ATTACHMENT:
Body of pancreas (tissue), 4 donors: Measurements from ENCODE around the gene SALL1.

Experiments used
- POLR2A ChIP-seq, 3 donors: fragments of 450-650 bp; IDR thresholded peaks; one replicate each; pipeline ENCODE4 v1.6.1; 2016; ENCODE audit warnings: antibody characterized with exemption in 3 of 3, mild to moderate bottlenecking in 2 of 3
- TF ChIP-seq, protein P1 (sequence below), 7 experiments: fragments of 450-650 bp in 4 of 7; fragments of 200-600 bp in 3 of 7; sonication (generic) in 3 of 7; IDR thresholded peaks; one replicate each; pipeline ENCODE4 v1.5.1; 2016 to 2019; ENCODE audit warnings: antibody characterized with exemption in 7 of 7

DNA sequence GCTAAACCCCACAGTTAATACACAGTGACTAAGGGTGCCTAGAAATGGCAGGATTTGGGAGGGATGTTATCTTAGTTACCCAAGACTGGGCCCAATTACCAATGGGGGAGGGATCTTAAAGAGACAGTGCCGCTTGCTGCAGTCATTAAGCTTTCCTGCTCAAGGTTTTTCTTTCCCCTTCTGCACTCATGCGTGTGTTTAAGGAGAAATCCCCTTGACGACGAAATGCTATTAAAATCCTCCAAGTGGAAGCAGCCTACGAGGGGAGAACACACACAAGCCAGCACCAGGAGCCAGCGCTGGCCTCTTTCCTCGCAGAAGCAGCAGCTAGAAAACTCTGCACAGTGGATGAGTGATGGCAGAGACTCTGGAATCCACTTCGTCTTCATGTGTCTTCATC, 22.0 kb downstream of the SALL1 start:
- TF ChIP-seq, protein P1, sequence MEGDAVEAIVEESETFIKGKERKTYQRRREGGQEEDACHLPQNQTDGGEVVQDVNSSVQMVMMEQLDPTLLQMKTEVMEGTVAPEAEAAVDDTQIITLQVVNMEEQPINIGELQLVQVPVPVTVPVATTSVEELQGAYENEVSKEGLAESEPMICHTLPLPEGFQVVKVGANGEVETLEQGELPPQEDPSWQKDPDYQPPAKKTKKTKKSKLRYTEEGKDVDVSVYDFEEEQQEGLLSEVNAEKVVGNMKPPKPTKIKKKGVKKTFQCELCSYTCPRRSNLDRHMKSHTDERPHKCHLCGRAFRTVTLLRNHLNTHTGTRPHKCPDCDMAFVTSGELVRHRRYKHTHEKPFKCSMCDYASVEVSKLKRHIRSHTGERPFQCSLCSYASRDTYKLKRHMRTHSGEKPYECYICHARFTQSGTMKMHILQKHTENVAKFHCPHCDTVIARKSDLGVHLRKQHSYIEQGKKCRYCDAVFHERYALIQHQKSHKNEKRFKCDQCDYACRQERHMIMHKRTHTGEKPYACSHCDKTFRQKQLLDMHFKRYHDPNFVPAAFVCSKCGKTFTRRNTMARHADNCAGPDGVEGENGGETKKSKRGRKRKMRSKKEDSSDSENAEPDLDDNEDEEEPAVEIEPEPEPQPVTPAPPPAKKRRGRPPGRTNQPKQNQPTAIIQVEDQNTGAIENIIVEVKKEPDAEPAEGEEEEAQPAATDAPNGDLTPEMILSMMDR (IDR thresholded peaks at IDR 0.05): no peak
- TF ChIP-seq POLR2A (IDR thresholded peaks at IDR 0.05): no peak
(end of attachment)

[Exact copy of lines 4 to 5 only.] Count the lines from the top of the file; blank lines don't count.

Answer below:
- TF ChIP-seq, protein P1 (sequence below), 7 experiments: fragments of 450-650 bp in 4 of 7; fragments of 200-600 bp in 3 of 7; sonication (generic) in 3 of 7; IDR thresholded peaks; one replicate each; pipeline ENCODE4 v1.5.1; 2016 to 2019; ENCODE audit warnings: antibody characterized with exemption in 7 of 7

DNA sequence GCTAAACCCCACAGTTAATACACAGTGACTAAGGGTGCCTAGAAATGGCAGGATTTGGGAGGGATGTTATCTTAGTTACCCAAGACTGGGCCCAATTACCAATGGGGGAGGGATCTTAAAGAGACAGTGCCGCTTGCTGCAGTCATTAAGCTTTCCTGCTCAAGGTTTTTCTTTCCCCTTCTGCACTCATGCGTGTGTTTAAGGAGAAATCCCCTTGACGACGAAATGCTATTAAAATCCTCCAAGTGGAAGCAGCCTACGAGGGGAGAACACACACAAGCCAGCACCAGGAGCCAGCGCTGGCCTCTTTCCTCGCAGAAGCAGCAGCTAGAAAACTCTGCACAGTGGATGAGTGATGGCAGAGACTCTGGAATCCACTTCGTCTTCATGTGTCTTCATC, 22.0 kb downstream of the SALL1 start: